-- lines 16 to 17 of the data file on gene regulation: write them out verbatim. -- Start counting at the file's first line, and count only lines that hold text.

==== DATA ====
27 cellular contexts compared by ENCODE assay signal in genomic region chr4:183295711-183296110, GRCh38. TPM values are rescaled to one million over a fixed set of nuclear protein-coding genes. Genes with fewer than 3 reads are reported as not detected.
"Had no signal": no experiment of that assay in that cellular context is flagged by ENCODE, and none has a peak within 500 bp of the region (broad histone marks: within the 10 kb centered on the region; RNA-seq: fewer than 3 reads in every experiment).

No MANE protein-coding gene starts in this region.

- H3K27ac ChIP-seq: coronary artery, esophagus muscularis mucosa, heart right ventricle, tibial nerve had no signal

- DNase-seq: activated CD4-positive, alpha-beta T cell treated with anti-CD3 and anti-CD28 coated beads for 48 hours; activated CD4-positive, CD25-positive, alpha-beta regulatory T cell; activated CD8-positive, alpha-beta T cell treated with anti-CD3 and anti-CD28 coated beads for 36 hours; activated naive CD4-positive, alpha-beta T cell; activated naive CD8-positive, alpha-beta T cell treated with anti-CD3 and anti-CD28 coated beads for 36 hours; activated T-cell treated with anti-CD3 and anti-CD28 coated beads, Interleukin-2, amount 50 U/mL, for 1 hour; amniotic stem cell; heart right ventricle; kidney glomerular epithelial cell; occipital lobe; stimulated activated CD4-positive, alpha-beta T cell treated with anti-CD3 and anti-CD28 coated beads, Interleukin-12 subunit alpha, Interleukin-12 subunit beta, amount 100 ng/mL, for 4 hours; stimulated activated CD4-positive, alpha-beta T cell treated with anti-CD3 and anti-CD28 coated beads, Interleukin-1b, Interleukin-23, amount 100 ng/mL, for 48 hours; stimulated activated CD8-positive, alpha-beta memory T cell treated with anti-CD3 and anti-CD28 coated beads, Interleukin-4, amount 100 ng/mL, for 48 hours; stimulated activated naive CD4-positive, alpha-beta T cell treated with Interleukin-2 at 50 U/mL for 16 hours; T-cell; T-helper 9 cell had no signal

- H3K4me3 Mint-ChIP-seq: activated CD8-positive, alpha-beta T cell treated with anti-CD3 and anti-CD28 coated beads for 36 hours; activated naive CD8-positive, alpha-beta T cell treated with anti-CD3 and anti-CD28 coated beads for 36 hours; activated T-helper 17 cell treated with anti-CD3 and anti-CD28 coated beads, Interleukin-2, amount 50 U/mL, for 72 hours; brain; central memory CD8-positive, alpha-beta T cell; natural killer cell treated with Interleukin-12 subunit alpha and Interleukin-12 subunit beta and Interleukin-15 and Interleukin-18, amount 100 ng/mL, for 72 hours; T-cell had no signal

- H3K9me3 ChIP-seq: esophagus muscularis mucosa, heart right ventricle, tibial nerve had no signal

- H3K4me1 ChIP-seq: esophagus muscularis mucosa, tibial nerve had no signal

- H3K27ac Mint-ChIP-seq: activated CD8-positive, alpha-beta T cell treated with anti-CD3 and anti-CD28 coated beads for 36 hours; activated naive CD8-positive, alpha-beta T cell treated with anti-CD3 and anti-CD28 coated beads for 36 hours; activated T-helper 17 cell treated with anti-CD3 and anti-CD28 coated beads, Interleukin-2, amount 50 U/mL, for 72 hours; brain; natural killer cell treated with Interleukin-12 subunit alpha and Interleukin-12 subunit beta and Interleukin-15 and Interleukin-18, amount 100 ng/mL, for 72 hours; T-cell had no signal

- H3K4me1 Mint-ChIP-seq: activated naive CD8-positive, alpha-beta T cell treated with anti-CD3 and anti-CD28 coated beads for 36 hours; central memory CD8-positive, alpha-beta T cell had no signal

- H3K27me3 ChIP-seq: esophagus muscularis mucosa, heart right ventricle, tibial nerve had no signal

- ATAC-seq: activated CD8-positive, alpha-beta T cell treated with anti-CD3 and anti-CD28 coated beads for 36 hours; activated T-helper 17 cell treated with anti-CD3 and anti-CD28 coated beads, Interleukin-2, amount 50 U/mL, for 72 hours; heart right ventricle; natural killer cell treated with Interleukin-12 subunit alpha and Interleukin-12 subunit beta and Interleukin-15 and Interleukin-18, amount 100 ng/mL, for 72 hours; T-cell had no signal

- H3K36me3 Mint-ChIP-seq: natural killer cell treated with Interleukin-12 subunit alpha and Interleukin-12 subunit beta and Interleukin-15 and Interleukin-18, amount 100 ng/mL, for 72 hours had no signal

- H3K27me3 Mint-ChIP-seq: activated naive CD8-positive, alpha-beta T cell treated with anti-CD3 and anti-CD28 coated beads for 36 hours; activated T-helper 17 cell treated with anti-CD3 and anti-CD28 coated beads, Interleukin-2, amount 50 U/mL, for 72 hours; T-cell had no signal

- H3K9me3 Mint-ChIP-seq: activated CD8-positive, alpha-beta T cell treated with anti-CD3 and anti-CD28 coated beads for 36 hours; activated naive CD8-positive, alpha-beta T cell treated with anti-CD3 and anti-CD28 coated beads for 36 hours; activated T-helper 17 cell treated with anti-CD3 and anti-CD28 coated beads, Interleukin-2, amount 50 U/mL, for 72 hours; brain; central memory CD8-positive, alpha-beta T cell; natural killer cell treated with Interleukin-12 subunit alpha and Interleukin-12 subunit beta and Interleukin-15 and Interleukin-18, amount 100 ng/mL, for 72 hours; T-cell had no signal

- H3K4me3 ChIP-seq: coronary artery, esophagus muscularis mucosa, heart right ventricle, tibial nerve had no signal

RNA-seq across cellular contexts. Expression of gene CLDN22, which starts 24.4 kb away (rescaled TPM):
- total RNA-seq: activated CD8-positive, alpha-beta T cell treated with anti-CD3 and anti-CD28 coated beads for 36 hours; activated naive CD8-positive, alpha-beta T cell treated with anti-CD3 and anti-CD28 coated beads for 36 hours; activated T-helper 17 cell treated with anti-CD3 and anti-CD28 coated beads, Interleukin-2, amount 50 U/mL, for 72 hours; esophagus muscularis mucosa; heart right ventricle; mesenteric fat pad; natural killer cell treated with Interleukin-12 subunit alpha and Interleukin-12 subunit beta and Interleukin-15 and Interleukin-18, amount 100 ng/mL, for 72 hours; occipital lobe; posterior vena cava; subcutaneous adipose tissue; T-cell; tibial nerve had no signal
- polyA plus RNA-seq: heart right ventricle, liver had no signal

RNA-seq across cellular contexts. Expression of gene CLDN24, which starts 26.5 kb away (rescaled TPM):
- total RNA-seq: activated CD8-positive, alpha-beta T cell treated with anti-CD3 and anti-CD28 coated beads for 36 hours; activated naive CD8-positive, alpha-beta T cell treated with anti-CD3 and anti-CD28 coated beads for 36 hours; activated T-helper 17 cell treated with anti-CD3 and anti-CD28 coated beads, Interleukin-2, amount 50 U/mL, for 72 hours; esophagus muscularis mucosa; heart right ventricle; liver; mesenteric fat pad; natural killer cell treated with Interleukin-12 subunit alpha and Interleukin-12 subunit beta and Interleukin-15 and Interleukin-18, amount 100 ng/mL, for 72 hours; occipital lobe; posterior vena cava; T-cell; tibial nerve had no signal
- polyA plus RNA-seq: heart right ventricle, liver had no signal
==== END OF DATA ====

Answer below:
- H3K4me3 ChIP-seq: coronary artery, esophagus muscularis mucosa, heart right ventricle, tibial nerve had no signal

RNA-seq across cellular contexts. Expression of gene CLDN22, which starts 24.4 kb away (rescaled TPM):